1. It was bad enough having to listen to him on the radio. I wouldn’t want to see him pucker his yap around those godawful policy points.

    2. It’s actually more like a guppy.

    3. Google image search “Trump fish mouth

      1. nice

    4. I hate his face so much. Normally I can look past appearance…but not with Trump for some reason, maybe because his personality sucks too.

      1. *I hate his face so much. *

        I guess you’ll have a lot of fun with the daily “two minute hates” from now until inauguration day, 2017.

  3. This is politics, everybody. Isn’t it wonderful?

    1. *sigh. I’m going to go watch some sausage being made.

  4. If there’s anyone who still considers Trump a serious candidate after last night, he’s probably due to have his plug pulled.

    1. I think he’s dreamy

      *swoon*

      #MAKEAMERICAGREATAGAIN #TRUMP2016 #ITSGONNABE_UUUUUUUUUUUGE

    2. What about the others that make them serious, other than big gov’t business as usual. None of them said anything other than the party talking points. They won the mid terms in a landslide saying basically the same things, how has that been working for us? I don’t like the guy, but I do like how he’s making the others look like what they really are, idiots, the other side of the same totalitarian coin.

      As long as libertarians continue to vote for the “lesser of two evils” just because we hate the left, we are saying to them, as long as they run against a dem. we will vote for your regardless of what you do even though it isn’t what you said as long as you’re not one of them, in other words, what we say we want isn’t important, what we say we believe in isn’t important, our ideology can be bought.

  5. “and the Middle East became totally destabilized”

    If you think that the ME would be any more stable with Sadaam around, you’re stupid.

    1. Yeah. Because it’s been so much more stable since he was taken out of power and his army disbanded.

      1. DERP. Correlation =/= causation

        Last I checked America never invaded Syria.

        1. America never invade Iran either, and there is no civil war there.

          1. *invaded*

            1. The Iranians tried to get a revolt going, and we helped the mullahs squash it.

              “Stability” isn’t necessarily an end in itself. Stability of good things is good. Stability of bad things is bad.

              1. It sucks that the Iranians are ruled by religious fanatics. The people there aren’t bad. But their government just plain sucks.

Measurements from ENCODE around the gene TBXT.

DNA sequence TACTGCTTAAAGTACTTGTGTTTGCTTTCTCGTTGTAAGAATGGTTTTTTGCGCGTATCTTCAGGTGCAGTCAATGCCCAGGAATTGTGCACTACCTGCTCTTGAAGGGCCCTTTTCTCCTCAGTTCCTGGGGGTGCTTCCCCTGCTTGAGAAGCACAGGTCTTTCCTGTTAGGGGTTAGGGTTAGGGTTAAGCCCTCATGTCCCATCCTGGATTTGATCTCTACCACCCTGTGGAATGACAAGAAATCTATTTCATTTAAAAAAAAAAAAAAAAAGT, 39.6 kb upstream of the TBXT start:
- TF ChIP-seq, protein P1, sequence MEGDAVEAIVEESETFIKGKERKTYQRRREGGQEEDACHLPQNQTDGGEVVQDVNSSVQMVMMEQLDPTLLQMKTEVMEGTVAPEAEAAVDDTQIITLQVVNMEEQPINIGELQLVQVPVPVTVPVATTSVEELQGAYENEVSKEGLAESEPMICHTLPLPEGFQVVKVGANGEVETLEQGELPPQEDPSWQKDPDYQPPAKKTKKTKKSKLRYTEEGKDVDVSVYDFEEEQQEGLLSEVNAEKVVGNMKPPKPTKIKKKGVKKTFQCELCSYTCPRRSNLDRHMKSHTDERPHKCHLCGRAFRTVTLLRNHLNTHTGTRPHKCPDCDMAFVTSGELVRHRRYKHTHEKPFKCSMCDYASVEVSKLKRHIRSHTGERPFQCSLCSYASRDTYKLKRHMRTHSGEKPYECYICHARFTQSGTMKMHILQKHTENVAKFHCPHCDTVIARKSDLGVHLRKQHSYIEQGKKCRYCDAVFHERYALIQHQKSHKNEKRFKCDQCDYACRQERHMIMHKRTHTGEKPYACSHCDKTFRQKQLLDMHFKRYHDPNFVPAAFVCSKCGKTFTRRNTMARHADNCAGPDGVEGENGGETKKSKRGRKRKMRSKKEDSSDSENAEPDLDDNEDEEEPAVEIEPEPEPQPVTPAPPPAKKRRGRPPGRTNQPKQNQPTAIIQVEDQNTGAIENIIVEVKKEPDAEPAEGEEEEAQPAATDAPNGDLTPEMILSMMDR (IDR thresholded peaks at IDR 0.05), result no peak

1. Putting Persian women in burkas should be enough of a reason to go to war with their theocratic government.

                2. That’s what they say about the US.

                  Or so I’ve heard.

                  1. That’s what they say about the US.

                    Or so I’ve heard.

                    It’s not too far from the truth.

                    1. EXACTLY! The irony – it BURNS!

          2. Dictators do keep the lid on.

        2. but the govt was totally on board with deposing Qaddafi and that turned out well. Kinda like removing Saddam but without the high death toll.

          1. but the govt was totally on board with deposing Qaddafi and that turned out well. Kinda like removing Saddam but without the high death toll.

            I hope that’s sarcasm.

        3. The US set in motion all of the “Arab Springs” and in the power vacuum we traded one despot for another. In Arab countries, at least in our lifetimes, all you’ll ever see is some type of dicatorship. They keep the country under control, and hopefully we have a friendly one.

          1. More to the point we traded secular despots for Islamist despots. We took an ostensibly rational dictator and replaced him with an undoubtedly irrational one.

          2. The important thing is that we traded secular dictators for more nutty Muslim ones. Let’s not forget that the administration supported the Muslim Brotherhood taking over Egypt, and it took the Egyptian military to sort that out.

            Or for total chaos.

            Its hard to look at Obama’s ME policy and not conclude that his real goal was to get Muslim fanatics in power.

            Or that he’s a total dunce, easily played by iron age barbarians.

            1. “We should support the ______ rebels, because democracy and liberal values an shit.”

              In every single case, the rebels he was pouring money into were either Al Qeada, ISIS, affiliates of Al Qeada and ISIS or pettily little groups who gave their funding and supplies over to Al Qeada and ISIS.

              And any sensible person would see Obama’s rhetoric about crossing red lines to trigger a US invasion, was a direct cause of those gas attacks made to look, supposedly, like the Assad regime had done it. The man is as you say, a buffoon or an Islamist sympathizer. Gaddafi and Assad were both telling the truth when they decalred to western governments that they were supporting terrorists.

            2. It’s actually anticolonialism, and a fond memory for the Nasakom political system that was the official system of Indonesia when his mom moved there.

              1. And let’s not forget the anticolonialist movement in Kenya that led to the Mau Mau Uprising,